College gets recognition, top grade for community service

June 16, 2011 Community Print Print
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Holly Davis Walker/Pioneer
Thirteen Greater Grads summer interns pose for a group photo outside the VPAC building Wednesday, June 8. Students pictured include (from left to right) front row: Fabiola Cardona, Shara Hendriks, Bonny Blackmon, Grace Macias and Shellie Sterling. Second row: Robert Schertler, Matthew Bediako, Samir Howard and Levi Farmer. Top row: Vince Boyd, Steven Brannen, Sergio Lopez and Patrick Jensen.

OCCC has been recognized for its community service contribution by being named to the President’s Higher Education Community Service Honor Roll.

More than 1,200 OCCC students participated in service learning hours in 2010.

OCCC students alone contributed to more than 8,000 hours, averaging to about $160,000 in labor.

There are many ways to get involved with service learning, said Service Learning and Student Life Programs Coordinator Jill Lindblad.

 

Campus Groups and the Civics Honor Program are one way to be involved, she said.

There are 90 different organizations to choose from, Lindblad said, so there is bound to be one of interest to the diverse group of students on campus.

“We’re pretty proud,” she said. “We are one of 25 community colleges that received the award, and there are 1,800 community colleges in the country.”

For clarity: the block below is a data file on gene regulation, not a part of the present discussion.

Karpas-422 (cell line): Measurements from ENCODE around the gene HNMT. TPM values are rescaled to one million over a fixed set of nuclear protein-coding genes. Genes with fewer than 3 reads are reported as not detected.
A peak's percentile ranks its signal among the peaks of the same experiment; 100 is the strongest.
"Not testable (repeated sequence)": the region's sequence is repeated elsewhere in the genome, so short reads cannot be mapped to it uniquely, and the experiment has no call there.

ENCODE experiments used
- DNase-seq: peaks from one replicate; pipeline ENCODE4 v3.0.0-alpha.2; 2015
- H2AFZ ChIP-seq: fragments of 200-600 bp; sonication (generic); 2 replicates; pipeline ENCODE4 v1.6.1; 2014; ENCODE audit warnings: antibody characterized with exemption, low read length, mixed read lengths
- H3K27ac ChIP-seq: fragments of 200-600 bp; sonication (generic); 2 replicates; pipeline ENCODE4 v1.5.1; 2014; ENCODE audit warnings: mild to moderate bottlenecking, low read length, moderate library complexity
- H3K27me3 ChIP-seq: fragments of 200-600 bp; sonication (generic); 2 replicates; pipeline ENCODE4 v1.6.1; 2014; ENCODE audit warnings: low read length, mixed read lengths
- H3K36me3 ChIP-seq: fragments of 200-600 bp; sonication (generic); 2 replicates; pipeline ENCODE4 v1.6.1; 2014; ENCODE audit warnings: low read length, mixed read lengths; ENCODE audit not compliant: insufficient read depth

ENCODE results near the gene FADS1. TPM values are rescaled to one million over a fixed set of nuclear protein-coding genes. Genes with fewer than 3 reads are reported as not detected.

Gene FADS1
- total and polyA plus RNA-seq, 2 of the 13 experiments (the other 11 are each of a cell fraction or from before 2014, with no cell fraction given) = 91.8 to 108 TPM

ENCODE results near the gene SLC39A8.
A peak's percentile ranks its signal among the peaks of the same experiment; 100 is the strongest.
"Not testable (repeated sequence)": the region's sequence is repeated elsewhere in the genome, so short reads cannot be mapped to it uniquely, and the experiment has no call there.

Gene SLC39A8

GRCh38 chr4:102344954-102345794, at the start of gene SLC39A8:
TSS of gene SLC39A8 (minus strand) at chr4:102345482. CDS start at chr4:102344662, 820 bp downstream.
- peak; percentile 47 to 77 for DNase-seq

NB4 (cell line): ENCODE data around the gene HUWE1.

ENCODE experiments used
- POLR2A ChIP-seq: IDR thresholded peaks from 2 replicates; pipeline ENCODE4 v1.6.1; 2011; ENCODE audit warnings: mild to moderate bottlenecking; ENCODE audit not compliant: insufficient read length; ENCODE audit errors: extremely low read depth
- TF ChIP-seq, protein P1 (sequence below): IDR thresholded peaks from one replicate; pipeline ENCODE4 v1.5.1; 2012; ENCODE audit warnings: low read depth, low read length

In total, 641 colleges — both two- and four-year — received recognition for their impact.

Of that total, 511 were named to the honor roll, 114 received recognition of honor roll with distinction, and only six colleges received the Presidential award. OCCC was one of the six.

President Paul Sechrist said he is proud of the accomplishment.

“The recognition is nice and very much appreciated,” he said.

“However, the recognition is not the motivation. Helping others in need is the reason for supporting this initiative.”

Sechrist said he also took part in service learning alongside students at the Regional Food Bank service learning project.

Sechrist said OCCC does not have a specific goal for service learning,

“As long as there is a need in the community, I hope we can all pitch in to make life a little easier for those who may be experiencing a tough time,” he said.

The Corporation for National and Community Service (CNCS) website notes that the selection process is more in depth than simply calculating the number of hours a college gives.

According to the CNCS, which awards the recognition, it takes many factors into consideration: innovation, how service learning is presented in the curriculum, measurable outcome, and the school’s long-term commitment to long-term partnerships with the community.

OCCC is no stranger to this award, Lindblad said. The college as been recognized three times in the past: 2007, 2009 and 2010.

“It’s not only giving back to the community,” Lindblad said.

“It’s a real world sense of leadership skills.”

Students can stop by Student Life on the first floor of the Main Building near entry MB3 or call 405-682-1611, ext. 7523, for more information about service learning projects.

For further information on the Presidential Honor Roll, visit the CNCS website at http://myproject.nationalservice.gov/honorroll.

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